Let’s kill the overdraft

Just as we get ready to launch our radical new overdraft replacement (SmartCredit - the borrowing half of ChipX), the FCA have announced they want to put an end to ridiculous and complicated overdraft fees.

In a stroke of luck, we’ve been taking a very close look at just how much overdrafts are ripping you off.

analysis of 160,000 .jpg

The overdraft - a complicated beast 😕

In the scheme of things, overdrafts look like one of the cheapest ways to flexibly borrow money. But, in practice overdrafts are often both expensive and complicated.

The first thing to wrap your head around is that there are two kinds of overdraft:

  • Arranged: AKA the ‘good’ kind of overdraft, where your bank has given you permission to borrow money. This is normally a formal credit agreement, with set interest charges and fees.

  • Unarranged: the ‘bad’ kind of overdraft, where you spend more than you have in your bank account, without asking your bank about it first (it’s debatable about whether unauthorised overdrafts should exist!). These come with all kinds of extra fees and charges and are best avoided!

To make life easy, let’s concentrate on arranged overdrafts.

Overdrafts - what do they actually cost?

Finding out the true cost of your overdraft takes a bit of sleuthing through some terms and conditions documents and fine print. Everyone’s favourite pastime.

This is because, unlike credit cards, loans or mortgages, there’s no universal rule about advertising the cost of overdrafts upfront. Banks don’t need to show an APR (Annualised Percentage Rate) - a single rate showing how much it would cost over a year, including any fees.

So, whilst banks aren’t necessarily doing anything wrong, they don’t exactly make things easy for you.

Ludicrously complicated cost plans

For starters there’s two ways banks charge overdrafts:

  • Charge you an interest rate (called EAR - effective annualised rate - in the business), the more you borrow the more you pay.

  • Charge you flat fees (normally charged daily or monthly), you pay the same no matter how much you borrow.

But some banks use mad combination of the two.

For example, NatWest’s overdraft charges you 19.9% interest EAR. On the surface this seems simple enough; leave £100 in the red for a year and you’ll be charged roughly £19.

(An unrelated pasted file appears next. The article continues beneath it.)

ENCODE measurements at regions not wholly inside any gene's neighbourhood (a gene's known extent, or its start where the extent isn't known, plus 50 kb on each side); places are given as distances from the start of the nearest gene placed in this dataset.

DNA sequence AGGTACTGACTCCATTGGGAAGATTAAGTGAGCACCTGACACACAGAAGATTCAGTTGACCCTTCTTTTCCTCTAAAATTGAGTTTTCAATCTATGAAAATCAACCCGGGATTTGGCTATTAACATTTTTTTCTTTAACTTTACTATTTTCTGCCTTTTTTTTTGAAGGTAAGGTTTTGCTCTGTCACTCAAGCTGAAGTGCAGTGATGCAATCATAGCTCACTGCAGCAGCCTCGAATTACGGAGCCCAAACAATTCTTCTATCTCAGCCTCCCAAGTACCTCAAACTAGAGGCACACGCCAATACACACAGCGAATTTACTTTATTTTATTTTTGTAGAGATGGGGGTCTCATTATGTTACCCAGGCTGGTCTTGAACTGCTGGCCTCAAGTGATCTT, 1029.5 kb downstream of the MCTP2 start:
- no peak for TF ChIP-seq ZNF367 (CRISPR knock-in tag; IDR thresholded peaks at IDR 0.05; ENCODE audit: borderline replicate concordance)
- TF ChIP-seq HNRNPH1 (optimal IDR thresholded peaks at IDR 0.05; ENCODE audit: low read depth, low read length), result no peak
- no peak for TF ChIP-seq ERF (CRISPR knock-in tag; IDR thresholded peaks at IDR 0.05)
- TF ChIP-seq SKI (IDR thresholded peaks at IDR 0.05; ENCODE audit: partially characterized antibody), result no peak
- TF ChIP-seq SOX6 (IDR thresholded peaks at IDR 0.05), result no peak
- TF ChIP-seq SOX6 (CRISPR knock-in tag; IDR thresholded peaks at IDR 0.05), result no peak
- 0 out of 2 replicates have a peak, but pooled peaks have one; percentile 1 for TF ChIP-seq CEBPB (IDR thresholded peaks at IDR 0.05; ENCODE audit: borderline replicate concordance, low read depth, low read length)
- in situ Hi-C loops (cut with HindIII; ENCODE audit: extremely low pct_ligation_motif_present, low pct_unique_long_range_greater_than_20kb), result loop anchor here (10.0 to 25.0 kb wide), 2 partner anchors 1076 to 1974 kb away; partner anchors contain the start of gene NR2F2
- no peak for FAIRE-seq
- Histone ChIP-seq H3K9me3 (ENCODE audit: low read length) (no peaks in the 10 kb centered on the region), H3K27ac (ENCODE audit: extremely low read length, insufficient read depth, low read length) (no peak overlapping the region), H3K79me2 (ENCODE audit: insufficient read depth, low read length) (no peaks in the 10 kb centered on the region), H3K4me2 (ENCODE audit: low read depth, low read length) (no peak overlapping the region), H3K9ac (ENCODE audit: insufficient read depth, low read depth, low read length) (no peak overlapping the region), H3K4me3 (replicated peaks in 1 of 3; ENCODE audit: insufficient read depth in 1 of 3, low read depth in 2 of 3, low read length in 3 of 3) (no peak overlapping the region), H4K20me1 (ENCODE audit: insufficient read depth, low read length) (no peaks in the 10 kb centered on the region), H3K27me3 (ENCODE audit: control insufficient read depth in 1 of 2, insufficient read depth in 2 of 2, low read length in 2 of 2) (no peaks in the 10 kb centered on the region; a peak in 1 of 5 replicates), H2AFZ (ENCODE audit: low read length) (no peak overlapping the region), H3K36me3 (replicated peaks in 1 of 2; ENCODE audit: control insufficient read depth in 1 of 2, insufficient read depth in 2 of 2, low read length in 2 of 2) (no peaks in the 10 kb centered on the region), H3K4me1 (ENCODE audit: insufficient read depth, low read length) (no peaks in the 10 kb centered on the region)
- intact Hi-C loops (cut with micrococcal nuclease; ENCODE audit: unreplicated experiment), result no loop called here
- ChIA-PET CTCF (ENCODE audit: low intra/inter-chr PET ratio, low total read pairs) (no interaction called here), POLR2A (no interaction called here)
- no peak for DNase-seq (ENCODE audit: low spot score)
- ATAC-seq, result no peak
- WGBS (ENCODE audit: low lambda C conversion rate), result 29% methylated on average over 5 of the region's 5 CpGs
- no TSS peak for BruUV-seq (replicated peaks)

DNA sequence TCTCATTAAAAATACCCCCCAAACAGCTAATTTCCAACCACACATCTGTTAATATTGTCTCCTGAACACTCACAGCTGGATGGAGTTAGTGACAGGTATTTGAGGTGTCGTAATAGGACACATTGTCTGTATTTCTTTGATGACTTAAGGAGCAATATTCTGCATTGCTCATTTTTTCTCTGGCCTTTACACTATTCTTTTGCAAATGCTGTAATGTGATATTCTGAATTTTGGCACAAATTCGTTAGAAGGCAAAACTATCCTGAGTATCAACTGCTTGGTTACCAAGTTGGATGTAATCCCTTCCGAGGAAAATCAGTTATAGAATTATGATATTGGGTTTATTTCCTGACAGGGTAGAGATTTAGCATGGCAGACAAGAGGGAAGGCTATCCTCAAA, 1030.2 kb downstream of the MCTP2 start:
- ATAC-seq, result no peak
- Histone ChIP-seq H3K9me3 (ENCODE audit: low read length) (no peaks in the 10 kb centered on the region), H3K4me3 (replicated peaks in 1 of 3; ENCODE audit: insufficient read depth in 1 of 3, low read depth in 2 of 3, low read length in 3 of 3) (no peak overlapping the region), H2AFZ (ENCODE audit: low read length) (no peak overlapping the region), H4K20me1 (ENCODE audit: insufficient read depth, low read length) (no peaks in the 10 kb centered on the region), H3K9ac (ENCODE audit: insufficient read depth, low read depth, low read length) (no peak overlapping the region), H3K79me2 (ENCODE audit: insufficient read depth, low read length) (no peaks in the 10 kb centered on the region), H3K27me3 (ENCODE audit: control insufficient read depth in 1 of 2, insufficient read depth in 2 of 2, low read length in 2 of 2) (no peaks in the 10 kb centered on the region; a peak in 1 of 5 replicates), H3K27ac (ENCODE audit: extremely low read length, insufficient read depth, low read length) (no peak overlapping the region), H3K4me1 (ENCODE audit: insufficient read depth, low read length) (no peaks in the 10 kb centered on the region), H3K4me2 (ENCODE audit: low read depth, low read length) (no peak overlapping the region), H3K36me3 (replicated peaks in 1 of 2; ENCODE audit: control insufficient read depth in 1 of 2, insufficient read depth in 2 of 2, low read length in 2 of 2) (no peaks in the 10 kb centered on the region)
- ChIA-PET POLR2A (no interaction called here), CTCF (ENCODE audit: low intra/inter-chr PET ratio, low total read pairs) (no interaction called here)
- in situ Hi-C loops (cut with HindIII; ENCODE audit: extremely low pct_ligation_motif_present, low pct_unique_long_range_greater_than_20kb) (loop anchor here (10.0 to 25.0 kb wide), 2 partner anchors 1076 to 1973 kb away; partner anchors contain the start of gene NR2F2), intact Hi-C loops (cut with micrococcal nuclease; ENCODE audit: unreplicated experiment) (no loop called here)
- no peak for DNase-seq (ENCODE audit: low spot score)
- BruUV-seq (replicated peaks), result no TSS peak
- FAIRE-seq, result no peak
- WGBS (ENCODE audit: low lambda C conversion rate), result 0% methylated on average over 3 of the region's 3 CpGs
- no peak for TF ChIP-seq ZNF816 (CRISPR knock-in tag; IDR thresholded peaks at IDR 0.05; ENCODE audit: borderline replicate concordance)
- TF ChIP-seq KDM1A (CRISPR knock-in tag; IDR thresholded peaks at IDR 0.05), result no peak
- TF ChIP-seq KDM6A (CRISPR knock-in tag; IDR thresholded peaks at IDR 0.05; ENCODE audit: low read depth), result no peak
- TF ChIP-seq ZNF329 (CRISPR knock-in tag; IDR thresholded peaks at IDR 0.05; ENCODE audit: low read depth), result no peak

However, there’s also a sneaky £6 monthly charge for every month you’re overdrawn. So, you’d be charged £72 a year, plus paying that 19.9% interest.

Now, unless you’re really good at maths (and this isn’t even the fun kind of maths, you won’t see this on Countdown any time soon), it’s hard to work out the actual cost of the NatWest overdraft.

But if you do some fiddly mathematics, the cost works out at;

  • a fairly reasonable 27% APR if you’re £1,000 overdrawn

  • a fairly unreasonable 91.9% APR if you’re only £100 overdrawn

Even Monzo doesn’t make things easy 🚀

The flat fee method can be a bit misleading. As it costs more (much more) to borrow less.

For example even Monzo, the bank famed for their transparency, charges £0.50 a day for an overdraft, so if you were overdrawn for a month you’d pay around £15, and if you’re overdrawn all year you’d pay £182.50.

This is pretty reasonable if you’re overdrawn a large amount, but let’s say you live in your overdraft to the tune of about £100, you’d end up paying the equivalent of an annualised rate of around 180% APR, which is pretty steep!

Monzo aren’t alone using this kind of pricing plan (we don’t want to single out Monzo, we love them as much as the next FinTech savvy millennial!), it’s also used by Santander (£1 a day) and a few other big banks.

The maddest of them all 🤯

Though, Lloyds win the prize for complexity, with this mind-bending sentence:

“The daily arranged overdraft fee is 1p for every full £6 you borrow up to £1250, 1p for every further full £7 you borrow between £1250 and £2500, and then a further 1p for every full £8 you borrow over £2500.”

Ever read something that makes you feel like you’re in some hellish arithmetic test?

I’m going to be honest, I’m not going to even attempt the maths on that one just now, but the bottom line is it sounds cheap, but is actually quite expensive.

Stuck in the overdraft swamp

Not only are overdrafts hard to understand if you’re being ripped off, they’re hard to get out of.

This is something that anyone who’s ever dipped into their overdraft knows all too well.

You know, that deflating feeling of getting paid, checking your bank balance and seeing it’s only about £10 in the black, before the resignation sinks in that you’ll be overdrawn again in a matter of days.

Overdrafts have no set repayments, as usually your income goes into the same account. However, this means, there’s no fixed schedule to kill off the debt (called amortisation in the business), like you would with a loan.

So, it can be quite easy for people to ‘live’ in their overdraft and never quite escape it. As unless; a) you’re very disciplined; b) your expenses materially change; or c) you get a payrise, there’s no way you’re going to get out of your overdraft.

At risk of being melodramatic. It’s a bit like being stuck in a swamp, where the moment you struggle to lift your head above the water, you sink back into the quagmire.

We hope to shake up the overdraft market very soon

You’ll be hearing much more about SmartCredit soon.

Today we plan to soft launch SmartCredit to selected Chip users, and will be fully launching to the public later this year. Watch this space!